MADISON, OHIO -- U.S. 20, THE STEINBECK HIGHWAY
Steinbeck was comfortably ensconced at the Ambassador East Hotel in Chicago on this date in 1960. I'll catch up with his ghost soon enough, because unlike him I won't spend four or five days relaxing at one of the nicest hotels in the hemisphere.
Meanwhile, I left my house at 8:30 and took I-79, the Ohio Turnpike and Route 11 to I-90 west.
At 11 a.m., after 150 miles, I got off I-90 at Madison, Ohio, just like Steinbeck did because that's where I-90 ended in 1960. I-90 has a lot more development at its exits than in Steinbeck's time, obviously.
The woods have grown thicker and taller and have taken away any view of the farmland he might have seen. About the only thing popping up above the trees nowadays are cell towers.
I quickly picked up US 20 west, the road he took across northern Ohio, which goes straight through the weakened heart of downtown Cleveland 50 miles west of here. But I couldn't take much of the four-lane road, where the traffic was thick and aggressive.
After passing through the healthy and well-preserved brick downtown of Willoughby, I entered the frantic suburban sprawl of Cleveland's eastern suburbs.
I am immune to sprawl. But Steinbeck would have had a fatal stroke if he had come upon all the crazy commercial development all Americans take for granted -- big malls and Target stores and Jeep dealerships and T.J. Maxx and Giant Eagle supermarkets.
Traffic was nasty and annoying. I was already thinking of bailing out and getting back on I-90 when I pulled into a Verizon Wireless store to see if someone could unclog the email on my smart phone.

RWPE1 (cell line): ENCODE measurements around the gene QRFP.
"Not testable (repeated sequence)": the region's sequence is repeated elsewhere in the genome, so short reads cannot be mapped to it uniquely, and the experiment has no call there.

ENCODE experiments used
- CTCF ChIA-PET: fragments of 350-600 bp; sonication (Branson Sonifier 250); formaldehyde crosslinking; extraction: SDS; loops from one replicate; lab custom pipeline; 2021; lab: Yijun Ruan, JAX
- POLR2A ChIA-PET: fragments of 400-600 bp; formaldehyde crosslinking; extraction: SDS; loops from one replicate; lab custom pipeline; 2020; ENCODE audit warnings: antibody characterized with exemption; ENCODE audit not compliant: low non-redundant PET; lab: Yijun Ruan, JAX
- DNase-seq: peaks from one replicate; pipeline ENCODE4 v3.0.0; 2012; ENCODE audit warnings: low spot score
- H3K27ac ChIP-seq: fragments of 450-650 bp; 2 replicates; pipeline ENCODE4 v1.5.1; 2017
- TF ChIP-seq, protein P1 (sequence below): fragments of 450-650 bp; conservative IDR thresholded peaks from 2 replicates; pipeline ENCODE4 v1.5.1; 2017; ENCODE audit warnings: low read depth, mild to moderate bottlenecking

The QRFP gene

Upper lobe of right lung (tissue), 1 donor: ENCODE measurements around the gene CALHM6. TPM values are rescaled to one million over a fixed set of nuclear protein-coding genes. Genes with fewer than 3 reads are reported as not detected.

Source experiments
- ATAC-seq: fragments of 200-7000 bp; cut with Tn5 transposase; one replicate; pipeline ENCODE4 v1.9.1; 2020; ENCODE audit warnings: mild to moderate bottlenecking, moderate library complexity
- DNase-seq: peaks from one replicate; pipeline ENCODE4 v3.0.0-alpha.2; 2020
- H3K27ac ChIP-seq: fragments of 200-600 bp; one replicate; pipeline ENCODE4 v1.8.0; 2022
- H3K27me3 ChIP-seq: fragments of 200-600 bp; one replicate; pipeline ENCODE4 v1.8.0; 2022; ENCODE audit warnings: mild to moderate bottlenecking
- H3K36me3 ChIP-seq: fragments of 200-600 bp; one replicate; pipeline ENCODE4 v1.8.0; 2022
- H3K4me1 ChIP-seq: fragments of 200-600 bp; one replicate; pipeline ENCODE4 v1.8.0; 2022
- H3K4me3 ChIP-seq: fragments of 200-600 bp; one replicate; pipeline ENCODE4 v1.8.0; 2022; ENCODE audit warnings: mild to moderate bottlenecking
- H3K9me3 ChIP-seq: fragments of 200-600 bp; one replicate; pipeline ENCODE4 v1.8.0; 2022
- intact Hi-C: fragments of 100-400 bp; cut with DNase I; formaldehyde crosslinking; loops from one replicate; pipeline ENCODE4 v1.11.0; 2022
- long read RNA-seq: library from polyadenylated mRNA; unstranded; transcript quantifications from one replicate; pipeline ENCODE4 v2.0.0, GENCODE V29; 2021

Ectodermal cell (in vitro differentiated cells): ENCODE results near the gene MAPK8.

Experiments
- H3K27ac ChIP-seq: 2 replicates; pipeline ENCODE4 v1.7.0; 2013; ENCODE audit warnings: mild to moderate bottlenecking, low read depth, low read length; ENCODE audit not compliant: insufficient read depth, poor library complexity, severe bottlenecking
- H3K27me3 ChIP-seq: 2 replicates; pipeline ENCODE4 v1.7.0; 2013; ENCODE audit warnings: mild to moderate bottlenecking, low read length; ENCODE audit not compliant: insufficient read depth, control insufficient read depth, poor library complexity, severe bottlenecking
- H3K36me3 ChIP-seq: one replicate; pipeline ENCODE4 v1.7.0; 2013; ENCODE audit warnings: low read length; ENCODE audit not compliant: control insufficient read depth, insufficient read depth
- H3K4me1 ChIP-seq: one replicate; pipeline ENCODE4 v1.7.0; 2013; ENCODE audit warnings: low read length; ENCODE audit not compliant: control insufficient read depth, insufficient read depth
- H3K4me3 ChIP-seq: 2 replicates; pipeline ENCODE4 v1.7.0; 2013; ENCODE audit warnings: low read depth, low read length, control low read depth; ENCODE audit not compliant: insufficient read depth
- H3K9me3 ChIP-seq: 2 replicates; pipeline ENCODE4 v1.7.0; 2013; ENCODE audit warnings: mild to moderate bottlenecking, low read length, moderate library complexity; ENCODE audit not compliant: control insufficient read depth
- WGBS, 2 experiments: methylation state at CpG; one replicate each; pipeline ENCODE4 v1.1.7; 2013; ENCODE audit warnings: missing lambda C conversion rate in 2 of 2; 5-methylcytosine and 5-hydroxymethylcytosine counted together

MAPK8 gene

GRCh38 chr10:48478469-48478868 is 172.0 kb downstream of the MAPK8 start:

As the Verizon guy was fixing my phone -- by popping out the battery, which allegedly fixes everything -- I asked a businessman shopping for a new Blackberry if US 20 went right through downtown Cleveland (I knew it did).
He tried to get me to save myself a lot of grief and take I-90, which any normal person would take, but I told him I had to stay on US 20.
I asked if US 20's traffic was heavy all the way into downtown. Not only that, he said, they've got cameras at some red lights and US 20/Euclid Avenue goes through "many atmospheric changes."
Now that was a great euphemism for describing the sketchier neighborhoods of central Cleveland that look nothing like they did when Steinbeck traveled them.
I decided then and there that I had more important things to do than spend an extra two hours of my life crawling though the saddest streets of urban Cleveland.
I had seen what 50 years of bad social and economic policy had done to Rochester's innards. Cleveland was only going to be worse.
I jumped back on I-90 and did an end run around Cleveland that the great Jim Brown would have been proud of.
When I write my book, I'll explore the hunk of US 20 that goes through Cleveland. I had to make some time. I had to get to Maumee, Ohio, the Toledo suburb on US 20, where via the Internet I had lined up an appointment at Rouen Toyota Scion to get an oil change and my tires rotated.